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Heap (In-Memory) Tables - MySQL

This chapter covers the MySQL architecture, locking and concurrency, and transactions. It also discusses how to select the right engine and looks at each of MySQL's storage engines in detail. (From the book High Performance MYSQL: Optimization, Backups, Replication and Load Balancing, by Jeremy Zawodny and Derek Balling, ISBN: 0596-003064, O'Reilly Media, 2004.)

TABLE OF CONTENTS:
  1. Storage Engine (Table Types)
  2. Locking
  3. Multi-Version Concurrency Control
  4. Transactions
  5. Bene
  6. Deadlocks
  7. Transactions in MySQL
  8. Selecting the Right Engine
  9. Practical Examples
  10. Table Conversions
  11. The Storage Engines
  12. MyISAM Tables
  13. Compressed MyISAM Tables
  14. InnoDB Tables
  15. Heap (In-Memory) Tables
By: O'Reilly Media
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August 02, 2004

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MySQL provides in-memory Heap tables for applications in which you need incredibly fast access to data that either never changes or doesnít need to persist after a restart. Using a Heap table means that a query can complete without even waiting for disk I/O. This makes sense for lookup or mapping tables, such as area code to city/state name, or for caching the results of periodically aggregated data.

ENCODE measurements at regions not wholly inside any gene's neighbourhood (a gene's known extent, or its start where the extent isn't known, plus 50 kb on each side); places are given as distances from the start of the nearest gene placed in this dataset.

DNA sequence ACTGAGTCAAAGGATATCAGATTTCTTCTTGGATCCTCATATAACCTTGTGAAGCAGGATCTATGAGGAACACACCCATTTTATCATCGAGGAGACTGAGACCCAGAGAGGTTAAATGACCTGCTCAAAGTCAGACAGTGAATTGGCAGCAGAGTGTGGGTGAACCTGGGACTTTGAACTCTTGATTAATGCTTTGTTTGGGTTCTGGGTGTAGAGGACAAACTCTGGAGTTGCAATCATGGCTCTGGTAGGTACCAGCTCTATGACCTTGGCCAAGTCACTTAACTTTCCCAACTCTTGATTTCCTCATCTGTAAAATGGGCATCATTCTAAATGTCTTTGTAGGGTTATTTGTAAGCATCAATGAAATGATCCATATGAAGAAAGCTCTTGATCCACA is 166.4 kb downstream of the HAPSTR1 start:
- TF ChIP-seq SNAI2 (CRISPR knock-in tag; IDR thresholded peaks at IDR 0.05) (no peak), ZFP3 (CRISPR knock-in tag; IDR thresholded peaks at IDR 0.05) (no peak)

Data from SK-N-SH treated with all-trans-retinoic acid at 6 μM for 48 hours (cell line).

Limitations

While Heap tables are very fast, they often donít work well as replacements for disk-based tables. Until MySQL Version 4.1, Heap tables used only hash-based indexes rather than B-tree indexes (which MyISAM uses). Hash indexes are suited to only a subset of queries. The section ďHeap TablesĒ in Chapter 4 covers this in more detail.

Berkeley DB (BDB) Tables

MySQLís first transaction-safe storage engine, BDB is built on top of the Berkeley DB database library, which is now maintained and developed by Sleepycat Software. In fact, the original work to integrate the Berkeley DB technology with MySQL was performed jointly by MySQL AB and Sleepycat Software. Other than transactions, the BDB table handlerís other main feature is that it uses page-level locking to achieve higher concurrency than MyISAM tables.

Though BDB tables have been available in MySQL since Version 3.23, they havenít proven very popular among users. Many users looking for transactions in MySQL were also looking for row-level locking or MVCC. Further dampening interest in BDB, by the time the BDB code had stabilized, word of InnoDB began to circulate. This prompted many users to hold out for the real thing and use MyISAM tables a bit longer.

If nothing else, the inclusion of BDB tables in MySQL served as a stepping stone in many ways. It prompted the MySQL developers to put the transaction-handling infrastructure into MySQL, while at the same time proving to the skeptics that MySQL wasnít a toy.

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